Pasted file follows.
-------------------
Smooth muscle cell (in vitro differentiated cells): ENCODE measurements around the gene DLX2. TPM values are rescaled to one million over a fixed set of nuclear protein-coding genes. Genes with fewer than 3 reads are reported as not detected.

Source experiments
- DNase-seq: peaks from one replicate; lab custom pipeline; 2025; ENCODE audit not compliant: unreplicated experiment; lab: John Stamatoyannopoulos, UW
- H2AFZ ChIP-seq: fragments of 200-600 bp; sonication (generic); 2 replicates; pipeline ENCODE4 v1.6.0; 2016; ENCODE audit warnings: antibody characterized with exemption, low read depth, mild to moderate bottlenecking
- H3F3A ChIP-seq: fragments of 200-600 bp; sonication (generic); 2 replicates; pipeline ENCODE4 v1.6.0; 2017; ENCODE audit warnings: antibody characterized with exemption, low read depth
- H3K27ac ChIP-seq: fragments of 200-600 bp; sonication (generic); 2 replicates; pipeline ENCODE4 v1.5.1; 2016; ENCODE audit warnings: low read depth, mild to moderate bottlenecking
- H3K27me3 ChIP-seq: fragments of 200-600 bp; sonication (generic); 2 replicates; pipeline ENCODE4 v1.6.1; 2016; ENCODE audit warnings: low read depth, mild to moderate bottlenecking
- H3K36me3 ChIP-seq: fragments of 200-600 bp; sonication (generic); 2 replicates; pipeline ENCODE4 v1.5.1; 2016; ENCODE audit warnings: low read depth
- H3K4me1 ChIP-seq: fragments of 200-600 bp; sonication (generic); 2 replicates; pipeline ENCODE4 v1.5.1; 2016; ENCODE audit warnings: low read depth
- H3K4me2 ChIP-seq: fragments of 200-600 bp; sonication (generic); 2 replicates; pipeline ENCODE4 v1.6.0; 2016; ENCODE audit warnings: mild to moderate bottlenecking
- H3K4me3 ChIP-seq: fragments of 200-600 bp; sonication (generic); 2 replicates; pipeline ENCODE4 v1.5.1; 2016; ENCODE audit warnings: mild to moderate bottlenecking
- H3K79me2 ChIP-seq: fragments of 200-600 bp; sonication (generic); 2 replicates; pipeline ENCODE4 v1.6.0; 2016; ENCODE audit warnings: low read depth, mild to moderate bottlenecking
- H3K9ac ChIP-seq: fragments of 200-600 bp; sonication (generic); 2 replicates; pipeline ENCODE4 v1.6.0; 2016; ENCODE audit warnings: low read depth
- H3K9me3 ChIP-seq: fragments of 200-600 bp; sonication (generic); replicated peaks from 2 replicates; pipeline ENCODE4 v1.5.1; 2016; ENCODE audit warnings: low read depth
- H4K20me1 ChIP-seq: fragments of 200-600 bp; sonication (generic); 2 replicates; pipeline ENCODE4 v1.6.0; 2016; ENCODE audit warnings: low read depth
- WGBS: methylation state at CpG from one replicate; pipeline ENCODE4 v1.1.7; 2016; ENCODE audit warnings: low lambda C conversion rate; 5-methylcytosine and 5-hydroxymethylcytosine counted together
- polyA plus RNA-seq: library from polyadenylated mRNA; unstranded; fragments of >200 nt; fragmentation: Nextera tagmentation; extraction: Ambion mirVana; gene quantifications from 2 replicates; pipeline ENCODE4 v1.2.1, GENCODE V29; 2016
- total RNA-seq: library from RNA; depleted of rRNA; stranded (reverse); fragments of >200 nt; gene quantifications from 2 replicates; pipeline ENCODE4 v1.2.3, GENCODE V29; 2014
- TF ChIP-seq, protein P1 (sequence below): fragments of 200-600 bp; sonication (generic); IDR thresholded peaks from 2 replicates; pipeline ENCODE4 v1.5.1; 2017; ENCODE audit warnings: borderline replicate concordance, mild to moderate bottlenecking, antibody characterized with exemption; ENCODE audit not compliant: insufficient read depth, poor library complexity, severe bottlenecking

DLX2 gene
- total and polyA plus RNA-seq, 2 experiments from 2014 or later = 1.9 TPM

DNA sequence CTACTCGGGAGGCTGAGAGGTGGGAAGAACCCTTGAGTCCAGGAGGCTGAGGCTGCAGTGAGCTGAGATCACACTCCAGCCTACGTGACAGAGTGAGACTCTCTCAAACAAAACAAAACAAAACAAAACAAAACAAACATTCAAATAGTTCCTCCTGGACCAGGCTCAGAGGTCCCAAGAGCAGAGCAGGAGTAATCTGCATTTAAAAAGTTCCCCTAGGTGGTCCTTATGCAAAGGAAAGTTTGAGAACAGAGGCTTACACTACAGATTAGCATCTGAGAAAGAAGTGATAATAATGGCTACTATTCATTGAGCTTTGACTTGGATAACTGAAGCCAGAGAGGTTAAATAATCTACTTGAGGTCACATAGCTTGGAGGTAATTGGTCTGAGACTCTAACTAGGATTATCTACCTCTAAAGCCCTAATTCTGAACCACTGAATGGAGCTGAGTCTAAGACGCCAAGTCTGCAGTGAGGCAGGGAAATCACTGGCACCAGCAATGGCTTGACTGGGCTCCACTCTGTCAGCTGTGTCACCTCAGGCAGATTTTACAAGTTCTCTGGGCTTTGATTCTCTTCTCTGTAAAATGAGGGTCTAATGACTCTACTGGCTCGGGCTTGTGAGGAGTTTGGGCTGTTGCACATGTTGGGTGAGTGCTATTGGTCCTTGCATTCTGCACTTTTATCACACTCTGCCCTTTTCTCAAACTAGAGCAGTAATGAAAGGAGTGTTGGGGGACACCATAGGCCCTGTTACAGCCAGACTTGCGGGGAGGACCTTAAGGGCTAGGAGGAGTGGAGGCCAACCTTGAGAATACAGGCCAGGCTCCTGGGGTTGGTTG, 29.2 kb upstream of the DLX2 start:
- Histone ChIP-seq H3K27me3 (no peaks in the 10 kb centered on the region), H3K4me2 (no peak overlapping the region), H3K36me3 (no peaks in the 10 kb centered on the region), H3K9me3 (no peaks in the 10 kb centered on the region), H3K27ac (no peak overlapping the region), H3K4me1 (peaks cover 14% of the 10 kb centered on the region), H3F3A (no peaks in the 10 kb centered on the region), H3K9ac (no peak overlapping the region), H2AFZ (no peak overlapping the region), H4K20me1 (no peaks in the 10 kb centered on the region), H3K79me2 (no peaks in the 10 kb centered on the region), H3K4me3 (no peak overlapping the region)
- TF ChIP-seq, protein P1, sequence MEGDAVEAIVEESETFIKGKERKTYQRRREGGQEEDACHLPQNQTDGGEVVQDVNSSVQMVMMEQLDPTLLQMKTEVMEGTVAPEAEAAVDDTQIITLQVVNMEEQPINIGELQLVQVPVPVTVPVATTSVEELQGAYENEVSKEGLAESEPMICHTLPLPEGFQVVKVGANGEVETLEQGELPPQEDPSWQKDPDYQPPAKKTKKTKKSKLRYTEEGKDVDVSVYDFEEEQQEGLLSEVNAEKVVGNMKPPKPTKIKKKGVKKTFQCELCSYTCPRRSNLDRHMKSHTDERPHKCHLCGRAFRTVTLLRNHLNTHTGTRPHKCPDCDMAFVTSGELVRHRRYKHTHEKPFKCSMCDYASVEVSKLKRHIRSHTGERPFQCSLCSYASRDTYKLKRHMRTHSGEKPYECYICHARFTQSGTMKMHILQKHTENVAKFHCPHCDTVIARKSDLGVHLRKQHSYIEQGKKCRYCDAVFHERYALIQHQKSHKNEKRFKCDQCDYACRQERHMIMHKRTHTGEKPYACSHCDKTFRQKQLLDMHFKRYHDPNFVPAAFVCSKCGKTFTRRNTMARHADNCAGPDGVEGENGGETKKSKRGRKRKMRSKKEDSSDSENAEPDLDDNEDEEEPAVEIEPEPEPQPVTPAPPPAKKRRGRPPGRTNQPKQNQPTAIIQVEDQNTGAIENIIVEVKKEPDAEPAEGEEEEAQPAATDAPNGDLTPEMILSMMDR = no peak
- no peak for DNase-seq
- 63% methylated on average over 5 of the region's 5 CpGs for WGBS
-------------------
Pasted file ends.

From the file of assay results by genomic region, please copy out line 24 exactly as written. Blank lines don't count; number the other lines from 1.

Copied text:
- TF ChIP-seq, protein P1, sequence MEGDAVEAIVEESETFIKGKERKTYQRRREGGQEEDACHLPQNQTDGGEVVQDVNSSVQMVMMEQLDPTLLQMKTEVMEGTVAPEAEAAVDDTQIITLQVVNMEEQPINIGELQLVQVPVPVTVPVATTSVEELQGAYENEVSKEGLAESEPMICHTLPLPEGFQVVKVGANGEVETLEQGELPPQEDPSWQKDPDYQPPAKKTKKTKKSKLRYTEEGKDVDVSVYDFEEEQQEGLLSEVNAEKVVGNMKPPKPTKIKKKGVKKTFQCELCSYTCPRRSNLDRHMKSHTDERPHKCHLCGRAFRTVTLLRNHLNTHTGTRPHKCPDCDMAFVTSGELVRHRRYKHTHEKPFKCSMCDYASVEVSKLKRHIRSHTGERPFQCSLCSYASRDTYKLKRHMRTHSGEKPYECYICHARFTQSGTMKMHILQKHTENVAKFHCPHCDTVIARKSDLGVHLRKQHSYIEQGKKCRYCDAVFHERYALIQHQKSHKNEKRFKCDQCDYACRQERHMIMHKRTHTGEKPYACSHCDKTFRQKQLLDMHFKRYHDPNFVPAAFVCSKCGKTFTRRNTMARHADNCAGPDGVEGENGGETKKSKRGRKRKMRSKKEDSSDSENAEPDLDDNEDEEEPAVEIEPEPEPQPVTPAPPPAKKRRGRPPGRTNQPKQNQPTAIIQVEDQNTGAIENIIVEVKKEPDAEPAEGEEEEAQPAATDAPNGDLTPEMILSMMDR = no peak